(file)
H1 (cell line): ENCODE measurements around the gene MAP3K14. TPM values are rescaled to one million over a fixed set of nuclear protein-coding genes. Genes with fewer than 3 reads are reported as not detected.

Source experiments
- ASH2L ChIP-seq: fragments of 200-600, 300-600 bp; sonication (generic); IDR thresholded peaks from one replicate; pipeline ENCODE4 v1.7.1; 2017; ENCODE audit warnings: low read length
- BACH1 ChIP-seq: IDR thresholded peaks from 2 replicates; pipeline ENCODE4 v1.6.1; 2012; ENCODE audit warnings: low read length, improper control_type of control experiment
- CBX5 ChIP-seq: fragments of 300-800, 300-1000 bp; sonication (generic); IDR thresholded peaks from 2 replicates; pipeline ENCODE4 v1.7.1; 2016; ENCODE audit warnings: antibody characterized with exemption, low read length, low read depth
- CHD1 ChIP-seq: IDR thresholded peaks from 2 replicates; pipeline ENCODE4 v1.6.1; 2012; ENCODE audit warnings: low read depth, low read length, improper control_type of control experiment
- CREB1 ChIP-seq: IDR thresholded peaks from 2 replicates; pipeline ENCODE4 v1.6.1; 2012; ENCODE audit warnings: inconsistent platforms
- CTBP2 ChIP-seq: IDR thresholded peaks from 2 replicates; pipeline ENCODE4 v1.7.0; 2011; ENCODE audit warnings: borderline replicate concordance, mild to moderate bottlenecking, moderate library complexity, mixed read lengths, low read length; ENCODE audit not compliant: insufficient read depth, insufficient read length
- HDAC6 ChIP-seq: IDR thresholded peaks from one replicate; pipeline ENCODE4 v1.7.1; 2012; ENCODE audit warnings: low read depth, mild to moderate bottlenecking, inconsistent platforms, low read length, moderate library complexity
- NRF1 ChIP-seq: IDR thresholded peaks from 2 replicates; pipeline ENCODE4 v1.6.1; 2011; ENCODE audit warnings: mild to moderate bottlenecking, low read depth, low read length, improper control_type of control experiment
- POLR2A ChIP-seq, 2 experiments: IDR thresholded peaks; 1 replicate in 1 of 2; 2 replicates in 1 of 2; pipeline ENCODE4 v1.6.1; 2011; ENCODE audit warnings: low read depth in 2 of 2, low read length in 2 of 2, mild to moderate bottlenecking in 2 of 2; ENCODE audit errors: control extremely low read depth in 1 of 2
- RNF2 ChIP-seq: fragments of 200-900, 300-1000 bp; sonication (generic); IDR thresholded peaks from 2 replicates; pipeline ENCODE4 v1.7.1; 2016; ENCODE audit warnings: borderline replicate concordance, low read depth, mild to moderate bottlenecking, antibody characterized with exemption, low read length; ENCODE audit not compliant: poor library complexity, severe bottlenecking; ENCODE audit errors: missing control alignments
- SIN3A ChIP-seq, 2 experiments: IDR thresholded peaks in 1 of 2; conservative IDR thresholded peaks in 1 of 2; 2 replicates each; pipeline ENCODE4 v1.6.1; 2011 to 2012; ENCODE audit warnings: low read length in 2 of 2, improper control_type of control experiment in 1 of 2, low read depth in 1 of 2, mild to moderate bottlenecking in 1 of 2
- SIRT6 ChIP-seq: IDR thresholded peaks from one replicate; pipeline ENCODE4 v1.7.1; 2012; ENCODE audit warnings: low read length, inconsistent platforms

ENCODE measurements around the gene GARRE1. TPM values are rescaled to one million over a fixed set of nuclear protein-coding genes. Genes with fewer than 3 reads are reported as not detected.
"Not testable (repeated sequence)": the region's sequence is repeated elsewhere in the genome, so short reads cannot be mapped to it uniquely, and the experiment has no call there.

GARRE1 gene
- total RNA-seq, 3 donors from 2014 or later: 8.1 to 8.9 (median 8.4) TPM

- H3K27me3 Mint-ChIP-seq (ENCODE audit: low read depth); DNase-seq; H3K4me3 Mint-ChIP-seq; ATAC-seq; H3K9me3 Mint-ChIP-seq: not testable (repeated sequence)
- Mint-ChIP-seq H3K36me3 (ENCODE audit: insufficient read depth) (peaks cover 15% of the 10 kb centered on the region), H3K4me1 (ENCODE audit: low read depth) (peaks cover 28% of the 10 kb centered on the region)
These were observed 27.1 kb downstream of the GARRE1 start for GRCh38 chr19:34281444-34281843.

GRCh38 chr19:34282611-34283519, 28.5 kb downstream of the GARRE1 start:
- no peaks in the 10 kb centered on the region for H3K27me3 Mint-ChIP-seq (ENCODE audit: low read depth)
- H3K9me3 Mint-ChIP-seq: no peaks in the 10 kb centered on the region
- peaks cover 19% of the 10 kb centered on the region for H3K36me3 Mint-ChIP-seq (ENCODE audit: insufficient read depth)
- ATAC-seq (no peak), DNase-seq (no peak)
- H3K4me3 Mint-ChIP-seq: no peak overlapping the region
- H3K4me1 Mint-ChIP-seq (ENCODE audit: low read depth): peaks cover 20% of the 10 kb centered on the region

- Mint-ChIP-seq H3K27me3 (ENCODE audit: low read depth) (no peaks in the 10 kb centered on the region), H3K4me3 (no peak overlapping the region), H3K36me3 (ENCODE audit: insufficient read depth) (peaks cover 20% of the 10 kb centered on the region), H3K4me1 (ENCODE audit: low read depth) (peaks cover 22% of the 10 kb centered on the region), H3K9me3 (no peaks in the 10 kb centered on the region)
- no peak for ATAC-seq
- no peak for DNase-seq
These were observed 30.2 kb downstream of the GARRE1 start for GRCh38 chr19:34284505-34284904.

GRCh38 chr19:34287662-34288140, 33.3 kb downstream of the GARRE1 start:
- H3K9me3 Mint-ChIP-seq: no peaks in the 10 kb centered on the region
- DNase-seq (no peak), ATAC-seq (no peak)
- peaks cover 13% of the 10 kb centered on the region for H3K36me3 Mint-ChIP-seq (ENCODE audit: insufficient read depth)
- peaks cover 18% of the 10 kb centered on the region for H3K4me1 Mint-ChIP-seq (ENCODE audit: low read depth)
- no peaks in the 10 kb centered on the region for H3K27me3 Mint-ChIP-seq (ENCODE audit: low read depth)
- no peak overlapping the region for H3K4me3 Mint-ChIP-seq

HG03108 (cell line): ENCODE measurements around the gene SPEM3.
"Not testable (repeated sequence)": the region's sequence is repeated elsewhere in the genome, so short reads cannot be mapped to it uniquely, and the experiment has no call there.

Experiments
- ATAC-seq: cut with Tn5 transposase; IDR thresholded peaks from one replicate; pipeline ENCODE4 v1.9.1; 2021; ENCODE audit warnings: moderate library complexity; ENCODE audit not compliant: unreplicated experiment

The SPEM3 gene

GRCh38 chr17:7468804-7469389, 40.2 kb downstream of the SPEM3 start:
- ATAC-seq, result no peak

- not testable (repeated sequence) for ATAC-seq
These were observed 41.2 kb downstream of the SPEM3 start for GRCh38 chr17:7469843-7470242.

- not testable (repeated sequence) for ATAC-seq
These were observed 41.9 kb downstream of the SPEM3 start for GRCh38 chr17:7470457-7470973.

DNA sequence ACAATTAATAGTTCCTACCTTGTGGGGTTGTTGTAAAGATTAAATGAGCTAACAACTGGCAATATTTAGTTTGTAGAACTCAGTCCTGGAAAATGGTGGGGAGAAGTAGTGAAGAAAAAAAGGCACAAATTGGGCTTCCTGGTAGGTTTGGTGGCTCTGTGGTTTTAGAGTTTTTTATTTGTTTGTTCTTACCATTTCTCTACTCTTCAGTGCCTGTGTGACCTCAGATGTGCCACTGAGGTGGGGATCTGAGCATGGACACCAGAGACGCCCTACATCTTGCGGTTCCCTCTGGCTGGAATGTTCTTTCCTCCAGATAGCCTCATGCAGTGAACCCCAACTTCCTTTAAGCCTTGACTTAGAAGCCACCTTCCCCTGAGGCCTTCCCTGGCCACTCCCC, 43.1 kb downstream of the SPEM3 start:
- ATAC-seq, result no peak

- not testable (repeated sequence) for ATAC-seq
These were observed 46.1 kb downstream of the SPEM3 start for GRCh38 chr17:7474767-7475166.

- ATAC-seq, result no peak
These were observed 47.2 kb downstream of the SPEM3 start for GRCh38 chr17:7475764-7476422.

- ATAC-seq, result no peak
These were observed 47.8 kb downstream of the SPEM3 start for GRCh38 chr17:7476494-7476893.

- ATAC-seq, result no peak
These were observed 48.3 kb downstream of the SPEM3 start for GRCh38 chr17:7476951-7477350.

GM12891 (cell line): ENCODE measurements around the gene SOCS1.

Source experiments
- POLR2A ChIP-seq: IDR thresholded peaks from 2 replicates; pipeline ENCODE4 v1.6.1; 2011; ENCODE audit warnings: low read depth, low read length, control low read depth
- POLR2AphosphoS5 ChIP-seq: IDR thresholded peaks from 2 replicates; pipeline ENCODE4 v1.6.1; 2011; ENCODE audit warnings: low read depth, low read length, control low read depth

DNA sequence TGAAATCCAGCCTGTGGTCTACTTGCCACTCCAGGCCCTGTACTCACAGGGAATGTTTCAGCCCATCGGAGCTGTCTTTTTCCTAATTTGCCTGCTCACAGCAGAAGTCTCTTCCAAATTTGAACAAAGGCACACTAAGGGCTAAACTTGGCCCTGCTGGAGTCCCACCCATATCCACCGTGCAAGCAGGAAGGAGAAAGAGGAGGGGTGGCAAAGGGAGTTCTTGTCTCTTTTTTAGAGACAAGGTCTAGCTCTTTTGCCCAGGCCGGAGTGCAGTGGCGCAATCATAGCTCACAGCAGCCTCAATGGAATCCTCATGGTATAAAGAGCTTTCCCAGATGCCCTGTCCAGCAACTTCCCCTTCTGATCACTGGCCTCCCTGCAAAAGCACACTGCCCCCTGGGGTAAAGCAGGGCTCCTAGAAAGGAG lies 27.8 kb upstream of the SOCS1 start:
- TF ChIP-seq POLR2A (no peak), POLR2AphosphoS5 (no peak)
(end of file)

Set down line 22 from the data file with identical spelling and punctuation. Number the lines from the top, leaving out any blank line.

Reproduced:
GRCh38 chr19:34282611-34283519, 28.5 kb downstream of the GARRE1 start: